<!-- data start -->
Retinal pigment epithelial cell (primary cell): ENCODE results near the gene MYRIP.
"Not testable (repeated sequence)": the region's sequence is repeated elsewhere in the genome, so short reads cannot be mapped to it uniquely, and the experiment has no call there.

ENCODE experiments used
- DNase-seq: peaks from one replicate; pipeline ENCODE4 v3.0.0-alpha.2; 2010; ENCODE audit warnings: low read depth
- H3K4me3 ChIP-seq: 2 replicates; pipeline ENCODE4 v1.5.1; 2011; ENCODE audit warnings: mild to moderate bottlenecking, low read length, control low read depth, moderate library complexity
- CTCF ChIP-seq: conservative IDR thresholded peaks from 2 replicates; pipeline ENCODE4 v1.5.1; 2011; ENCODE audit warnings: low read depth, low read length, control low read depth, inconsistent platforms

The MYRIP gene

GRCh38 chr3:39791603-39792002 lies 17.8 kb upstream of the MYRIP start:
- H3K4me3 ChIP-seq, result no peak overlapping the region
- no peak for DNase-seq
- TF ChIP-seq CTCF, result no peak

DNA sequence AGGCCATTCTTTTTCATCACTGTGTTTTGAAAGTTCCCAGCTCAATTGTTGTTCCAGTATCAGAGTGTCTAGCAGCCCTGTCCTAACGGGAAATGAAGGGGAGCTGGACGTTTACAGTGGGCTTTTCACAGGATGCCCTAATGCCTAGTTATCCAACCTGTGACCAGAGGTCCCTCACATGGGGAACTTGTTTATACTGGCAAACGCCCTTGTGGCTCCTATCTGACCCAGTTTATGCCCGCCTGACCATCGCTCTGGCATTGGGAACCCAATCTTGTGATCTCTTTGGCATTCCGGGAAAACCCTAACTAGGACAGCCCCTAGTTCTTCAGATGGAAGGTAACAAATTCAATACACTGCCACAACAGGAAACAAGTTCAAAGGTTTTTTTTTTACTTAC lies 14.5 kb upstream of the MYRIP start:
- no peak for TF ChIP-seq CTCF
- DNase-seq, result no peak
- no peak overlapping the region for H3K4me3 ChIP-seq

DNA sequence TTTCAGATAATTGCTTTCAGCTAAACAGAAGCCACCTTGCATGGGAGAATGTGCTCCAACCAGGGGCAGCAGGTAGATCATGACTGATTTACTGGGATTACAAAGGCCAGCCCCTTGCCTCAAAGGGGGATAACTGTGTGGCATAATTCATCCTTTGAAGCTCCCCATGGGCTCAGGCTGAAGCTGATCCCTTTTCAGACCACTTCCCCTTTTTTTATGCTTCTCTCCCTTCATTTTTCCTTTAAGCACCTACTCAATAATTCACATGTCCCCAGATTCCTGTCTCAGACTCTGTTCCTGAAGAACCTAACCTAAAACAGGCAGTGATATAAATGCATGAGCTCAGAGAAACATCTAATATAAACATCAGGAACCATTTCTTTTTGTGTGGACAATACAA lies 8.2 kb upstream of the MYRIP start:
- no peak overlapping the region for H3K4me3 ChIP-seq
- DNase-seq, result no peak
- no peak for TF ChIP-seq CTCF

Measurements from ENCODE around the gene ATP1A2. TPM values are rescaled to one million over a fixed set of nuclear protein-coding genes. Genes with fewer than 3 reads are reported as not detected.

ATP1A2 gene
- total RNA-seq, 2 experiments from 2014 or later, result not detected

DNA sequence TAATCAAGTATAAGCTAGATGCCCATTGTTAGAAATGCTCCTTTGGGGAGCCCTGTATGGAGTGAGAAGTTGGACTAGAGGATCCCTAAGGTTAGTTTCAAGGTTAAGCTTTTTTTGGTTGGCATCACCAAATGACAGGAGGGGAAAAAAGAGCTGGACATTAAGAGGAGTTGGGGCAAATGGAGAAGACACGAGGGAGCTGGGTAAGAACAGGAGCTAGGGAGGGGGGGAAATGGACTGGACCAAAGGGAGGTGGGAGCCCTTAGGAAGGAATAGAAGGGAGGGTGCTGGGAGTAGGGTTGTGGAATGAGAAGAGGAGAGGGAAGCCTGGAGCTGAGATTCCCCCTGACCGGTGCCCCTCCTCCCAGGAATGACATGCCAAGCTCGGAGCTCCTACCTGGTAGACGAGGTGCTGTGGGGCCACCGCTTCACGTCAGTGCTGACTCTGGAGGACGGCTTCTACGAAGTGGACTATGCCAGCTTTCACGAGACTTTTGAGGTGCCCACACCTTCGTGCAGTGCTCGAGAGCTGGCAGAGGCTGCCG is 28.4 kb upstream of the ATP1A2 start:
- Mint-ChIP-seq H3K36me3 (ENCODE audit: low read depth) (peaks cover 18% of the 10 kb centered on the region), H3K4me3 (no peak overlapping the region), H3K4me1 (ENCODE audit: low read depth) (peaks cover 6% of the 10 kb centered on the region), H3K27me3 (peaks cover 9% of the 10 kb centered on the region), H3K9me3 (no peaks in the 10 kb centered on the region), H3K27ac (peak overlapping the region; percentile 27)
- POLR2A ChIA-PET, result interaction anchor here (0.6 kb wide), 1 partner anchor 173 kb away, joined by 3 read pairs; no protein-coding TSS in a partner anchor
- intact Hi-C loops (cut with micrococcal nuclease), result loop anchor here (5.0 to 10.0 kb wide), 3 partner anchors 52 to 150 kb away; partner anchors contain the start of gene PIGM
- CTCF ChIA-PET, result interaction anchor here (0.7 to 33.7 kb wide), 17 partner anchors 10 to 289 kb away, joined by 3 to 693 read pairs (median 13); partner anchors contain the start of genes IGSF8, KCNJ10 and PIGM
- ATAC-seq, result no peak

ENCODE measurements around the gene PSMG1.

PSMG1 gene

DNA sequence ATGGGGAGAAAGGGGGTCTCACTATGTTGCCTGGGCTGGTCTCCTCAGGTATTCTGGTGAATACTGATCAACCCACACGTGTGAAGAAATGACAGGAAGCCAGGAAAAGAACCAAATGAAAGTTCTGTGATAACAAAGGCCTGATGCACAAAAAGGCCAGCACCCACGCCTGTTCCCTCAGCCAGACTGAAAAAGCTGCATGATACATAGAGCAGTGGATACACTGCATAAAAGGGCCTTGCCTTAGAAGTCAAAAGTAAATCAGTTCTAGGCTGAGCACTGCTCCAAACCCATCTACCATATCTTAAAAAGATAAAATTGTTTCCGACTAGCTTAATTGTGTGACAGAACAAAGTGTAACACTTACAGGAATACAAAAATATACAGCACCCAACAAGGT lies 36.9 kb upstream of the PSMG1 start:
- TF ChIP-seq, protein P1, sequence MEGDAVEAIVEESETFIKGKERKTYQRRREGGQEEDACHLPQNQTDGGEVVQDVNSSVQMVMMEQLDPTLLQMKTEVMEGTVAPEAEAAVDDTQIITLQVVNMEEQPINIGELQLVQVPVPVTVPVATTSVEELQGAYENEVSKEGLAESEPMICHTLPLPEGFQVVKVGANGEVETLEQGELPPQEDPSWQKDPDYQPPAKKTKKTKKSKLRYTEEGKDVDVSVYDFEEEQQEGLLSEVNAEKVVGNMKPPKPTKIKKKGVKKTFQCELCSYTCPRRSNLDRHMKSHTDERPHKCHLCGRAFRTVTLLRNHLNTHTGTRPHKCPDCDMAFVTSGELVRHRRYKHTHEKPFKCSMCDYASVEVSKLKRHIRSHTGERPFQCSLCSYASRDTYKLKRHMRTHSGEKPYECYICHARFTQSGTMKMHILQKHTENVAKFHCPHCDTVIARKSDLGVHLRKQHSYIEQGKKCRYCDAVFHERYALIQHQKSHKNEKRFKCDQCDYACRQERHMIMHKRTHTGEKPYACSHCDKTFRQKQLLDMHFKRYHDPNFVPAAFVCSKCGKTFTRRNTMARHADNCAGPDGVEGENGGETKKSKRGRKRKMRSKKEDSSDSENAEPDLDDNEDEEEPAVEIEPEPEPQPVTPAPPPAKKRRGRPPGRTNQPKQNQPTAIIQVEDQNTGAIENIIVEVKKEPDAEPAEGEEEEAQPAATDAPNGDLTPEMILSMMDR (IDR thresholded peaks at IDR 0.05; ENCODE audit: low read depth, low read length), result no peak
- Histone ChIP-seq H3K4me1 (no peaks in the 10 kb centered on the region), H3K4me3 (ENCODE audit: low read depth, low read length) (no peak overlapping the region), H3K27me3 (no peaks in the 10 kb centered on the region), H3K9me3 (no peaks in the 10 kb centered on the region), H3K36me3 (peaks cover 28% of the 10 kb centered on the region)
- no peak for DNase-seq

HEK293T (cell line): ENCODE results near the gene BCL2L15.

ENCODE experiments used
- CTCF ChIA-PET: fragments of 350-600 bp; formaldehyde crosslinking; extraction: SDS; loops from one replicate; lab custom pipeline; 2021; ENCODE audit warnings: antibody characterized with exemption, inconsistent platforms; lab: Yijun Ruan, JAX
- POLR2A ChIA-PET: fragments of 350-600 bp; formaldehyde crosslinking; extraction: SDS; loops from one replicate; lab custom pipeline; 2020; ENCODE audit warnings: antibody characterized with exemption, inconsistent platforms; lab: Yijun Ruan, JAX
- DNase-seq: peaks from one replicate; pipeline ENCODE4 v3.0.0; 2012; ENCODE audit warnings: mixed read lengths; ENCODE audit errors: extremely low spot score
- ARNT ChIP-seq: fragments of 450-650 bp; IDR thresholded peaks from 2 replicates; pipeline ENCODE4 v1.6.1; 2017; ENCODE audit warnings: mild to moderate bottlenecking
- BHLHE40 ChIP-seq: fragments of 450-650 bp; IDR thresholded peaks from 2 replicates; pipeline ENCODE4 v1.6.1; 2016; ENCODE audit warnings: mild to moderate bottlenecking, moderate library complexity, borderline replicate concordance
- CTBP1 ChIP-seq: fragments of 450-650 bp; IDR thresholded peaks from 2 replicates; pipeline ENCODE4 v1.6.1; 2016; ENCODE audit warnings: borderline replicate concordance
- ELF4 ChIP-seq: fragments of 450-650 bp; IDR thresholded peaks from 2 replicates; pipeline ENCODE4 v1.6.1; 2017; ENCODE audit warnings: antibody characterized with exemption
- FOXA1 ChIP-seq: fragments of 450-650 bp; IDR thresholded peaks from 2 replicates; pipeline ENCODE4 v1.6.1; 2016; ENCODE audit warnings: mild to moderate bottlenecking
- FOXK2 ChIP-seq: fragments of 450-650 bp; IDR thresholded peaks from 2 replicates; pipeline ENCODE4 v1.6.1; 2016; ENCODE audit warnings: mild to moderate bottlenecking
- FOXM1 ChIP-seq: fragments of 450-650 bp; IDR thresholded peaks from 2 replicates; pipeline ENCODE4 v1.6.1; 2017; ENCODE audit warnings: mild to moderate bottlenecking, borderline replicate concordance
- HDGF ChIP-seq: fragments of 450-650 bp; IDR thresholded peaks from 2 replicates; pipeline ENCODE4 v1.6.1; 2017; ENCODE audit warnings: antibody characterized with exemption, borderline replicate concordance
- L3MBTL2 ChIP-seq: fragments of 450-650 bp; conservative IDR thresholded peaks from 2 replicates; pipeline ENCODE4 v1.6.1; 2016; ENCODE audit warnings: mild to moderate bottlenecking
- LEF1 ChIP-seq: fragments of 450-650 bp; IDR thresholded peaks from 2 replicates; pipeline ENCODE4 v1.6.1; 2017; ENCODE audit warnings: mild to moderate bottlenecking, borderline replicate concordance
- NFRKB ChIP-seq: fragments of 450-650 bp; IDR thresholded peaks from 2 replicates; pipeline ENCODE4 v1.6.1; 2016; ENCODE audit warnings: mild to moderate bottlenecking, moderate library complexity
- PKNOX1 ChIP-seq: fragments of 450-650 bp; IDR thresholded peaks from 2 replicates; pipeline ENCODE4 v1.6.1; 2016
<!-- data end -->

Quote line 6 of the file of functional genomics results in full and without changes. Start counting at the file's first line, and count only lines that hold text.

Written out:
- CTCF ChIP-seq: conservative IDR thresholded peaks from 2 replicates; pipeline ENCODE4 v1.5.1; 2011; ENCODE audit warnings: low read depth, low read length, control low read depth, inconsistent platforms